Consequently, costs beyond approximately $8,500 in annual drug spend on behalf of an individual will have a 5% copay until the of pocket costs reach $3,500. This change is driven in large part by the fact that the federal government will provide $16 for each dollar of member cost share above the approximate $8,500 of drug spend. In fact, these 5% cost share plans are becoming increasingly common in other drug plans as well because the cost of new drugs are simply unaffordable, but the federal government will pay a large part of the cost if the plan requires the member to pay the 5%.

Who will be affected by this change?
The average TRB plan member pays about $2,000 per year for prescription drugs. Therefore, the average TRB member will not be affected by the cost share increase.
Those affected by the cost share increase will be the 3-4% of TRB plan members that spend over $8,500 per year on Part D drugs (note: in-hospital Part B drugs are not affected). We estimate that only about 1% of the membership will pay the $3,500 out of pocket, and those who are likely to be affected are members taking biotech drugs for multiple sclerosis, rheumatoid arthritis, and a number of types of cancer.
We also expect that any TRB plan member who will have to pay $3,500 towards drug costs will be receiving drugs annually costing over $40,000. Thus, this member will be paying less than 10% of the cost of the therapy.
In short, the TRB remains concerned about member costs (both premium and cost share) but unless there is a deep pocket to shoulder these dramatically increasing costs, cost shares will continue to increase. By charging the 5% coinsurance charge above the $8,500 in drug costs, we are able to obtain matching funds from the federal government which in turn will allow the plan to be able to pay for the continuing cost of these very expensive but very critical services.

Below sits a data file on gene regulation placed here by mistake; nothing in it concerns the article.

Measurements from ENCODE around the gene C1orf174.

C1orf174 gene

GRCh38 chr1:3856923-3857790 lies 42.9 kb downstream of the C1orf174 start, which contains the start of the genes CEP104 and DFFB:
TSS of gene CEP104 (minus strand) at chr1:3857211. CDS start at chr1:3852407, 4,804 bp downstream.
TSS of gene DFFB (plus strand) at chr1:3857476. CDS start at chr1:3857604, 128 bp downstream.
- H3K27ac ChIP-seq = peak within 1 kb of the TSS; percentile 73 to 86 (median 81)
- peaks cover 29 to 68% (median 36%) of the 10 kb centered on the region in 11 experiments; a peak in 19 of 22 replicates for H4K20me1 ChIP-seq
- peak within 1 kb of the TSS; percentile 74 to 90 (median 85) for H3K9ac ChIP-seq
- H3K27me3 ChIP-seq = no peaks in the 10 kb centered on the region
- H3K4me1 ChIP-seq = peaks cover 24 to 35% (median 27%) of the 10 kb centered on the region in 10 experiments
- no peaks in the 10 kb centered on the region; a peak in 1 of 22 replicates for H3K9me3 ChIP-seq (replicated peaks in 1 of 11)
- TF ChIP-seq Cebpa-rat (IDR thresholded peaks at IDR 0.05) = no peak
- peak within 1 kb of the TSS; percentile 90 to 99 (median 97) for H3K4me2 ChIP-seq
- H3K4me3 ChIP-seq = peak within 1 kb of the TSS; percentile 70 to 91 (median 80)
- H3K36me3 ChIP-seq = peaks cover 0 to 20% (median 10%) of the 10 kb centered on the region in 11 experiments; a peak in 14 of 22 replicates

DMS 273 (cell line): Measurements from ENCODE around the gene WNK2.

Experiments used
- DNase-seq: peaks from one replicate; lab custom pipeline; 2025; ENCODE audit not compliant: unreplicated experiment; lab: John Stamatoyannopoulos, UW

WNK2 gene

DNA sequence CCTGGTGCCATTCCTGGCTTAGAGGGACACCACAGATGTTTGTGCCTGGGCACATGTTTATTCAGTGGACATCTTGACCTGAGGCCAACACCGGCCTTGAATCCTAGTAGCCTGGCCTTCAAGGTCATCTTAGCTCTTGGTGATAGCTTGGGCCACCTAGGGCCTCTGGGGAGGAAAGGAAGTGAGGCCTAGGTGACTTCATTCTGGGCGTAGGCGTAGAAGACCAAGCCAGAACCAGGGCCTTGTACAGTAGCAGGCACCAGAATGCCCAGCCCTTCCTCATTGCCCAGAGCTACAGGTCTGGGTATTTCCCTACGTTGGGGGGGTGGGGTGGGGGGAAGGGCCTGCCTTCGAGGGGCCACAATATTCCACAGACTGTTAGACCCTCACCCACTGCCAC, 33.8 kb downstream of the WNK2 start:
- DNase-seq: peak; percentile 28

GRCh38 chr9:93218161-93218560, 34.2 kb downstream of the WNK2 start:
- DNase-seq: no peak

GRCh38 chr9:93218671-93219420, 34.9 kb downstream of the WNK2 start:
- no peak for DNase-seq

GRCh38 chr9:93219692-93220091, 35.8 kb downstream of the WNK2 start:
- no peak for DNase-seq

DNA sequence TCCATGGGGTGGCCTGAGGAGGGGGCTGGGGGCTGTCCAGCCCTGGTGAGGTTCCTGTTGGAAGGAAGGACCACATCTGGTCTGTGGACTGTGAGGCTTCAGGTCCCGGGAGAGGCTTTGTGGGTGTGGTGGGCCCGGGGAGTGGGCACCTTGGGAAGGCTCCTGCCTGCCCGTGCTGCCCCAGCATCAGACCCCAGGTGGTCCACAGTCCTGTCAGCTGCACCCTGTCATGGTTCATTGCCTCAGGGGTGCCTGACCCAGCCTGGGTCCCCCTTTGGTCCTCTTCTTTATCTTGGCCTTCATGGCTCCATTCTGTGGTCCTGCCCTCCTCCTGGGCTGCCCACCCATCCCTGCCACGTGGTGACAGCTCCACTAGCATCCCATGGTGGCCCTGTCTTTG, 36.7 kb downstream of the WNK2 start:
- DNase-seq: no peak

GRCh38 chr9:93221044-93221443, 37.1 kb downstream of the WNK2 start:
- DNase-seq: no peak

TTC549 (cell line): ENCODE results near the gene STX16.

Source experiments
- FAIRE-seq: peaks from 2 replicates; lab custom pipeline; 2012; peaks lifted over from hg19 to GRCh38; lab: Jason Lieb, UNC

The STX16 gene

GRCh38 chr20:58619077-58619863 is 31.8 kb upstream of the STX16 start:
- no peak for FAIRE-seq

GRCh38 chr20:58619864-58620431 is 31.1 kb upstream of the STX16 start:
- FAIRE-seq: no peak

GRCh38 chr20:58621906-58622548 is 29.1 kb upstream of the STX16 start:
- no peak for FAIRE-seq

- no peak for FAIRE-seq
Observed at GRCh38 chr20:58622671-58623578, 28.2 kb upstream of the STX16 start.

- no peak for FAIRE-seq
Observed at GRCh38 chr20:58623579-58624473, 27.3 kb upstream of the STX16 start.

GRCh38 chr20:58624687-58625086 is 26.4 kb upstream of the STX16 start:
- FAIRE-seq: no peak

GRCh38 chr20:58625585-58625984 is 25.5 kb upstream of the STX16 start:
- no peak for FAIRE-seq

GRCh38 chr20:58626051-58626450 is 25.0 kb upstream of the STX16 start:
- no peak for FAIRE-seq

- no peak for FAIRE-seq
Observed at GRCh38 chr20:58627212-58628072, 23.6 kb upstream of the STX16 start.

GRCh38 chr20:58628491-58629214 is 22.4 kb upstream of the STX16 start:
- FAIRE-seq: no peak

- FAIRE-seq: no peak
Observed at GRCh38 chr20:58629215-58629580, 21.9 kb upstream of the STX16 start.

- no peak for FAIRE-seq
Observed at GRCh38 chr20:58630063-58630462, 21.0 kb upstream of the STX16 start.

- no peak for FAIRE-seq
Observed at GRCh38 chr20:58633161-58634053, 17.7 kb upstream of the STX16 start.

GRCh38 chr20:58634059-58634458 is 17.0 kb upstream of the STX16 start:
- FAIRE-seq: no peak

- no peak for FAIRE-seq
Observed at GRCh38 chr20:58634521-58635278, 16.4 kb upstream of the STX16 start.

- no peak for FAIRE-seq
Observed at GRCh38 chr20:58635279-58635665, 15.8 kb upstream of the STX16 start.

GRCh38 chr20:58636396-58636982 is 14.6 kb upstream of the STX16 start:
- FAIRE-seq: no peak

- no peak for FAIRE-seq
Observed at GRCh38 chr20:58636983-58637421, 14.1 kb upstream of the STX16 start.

How do I pay the premium for the CTRB sponsored plan coverage?
Monthly premiums for coverage for member and/or spouse must be deducted from the monthly benefit payment. In the event of a member’s death, a surviving spouse who does not receive monthly benefit payment can choose to have CTRB deduct the monthly premiums for coverage directly out of the surviving spouse’s checking account.

How do I enroll in a CTRB sponsored plan?
Obtain a TRB Sponsored Health Insurance Application and a Health & Prescription Drug Benefits Plan Summary from our website www.ct.gov/trb. All coverage takes effect on the 1st day of the month. Enrollment forms must be received by the 25th day of the second month preceding the effective date of coverage. For example, for coverage to become effective as of December 1st, CTRB must receive your form no later than October 25th. The premium will be deducted from the benefit payment dated November 30th. If you are a new retiree or the spouse of a new retiree, contact this office for a determination of the earliest enrollment effective date available.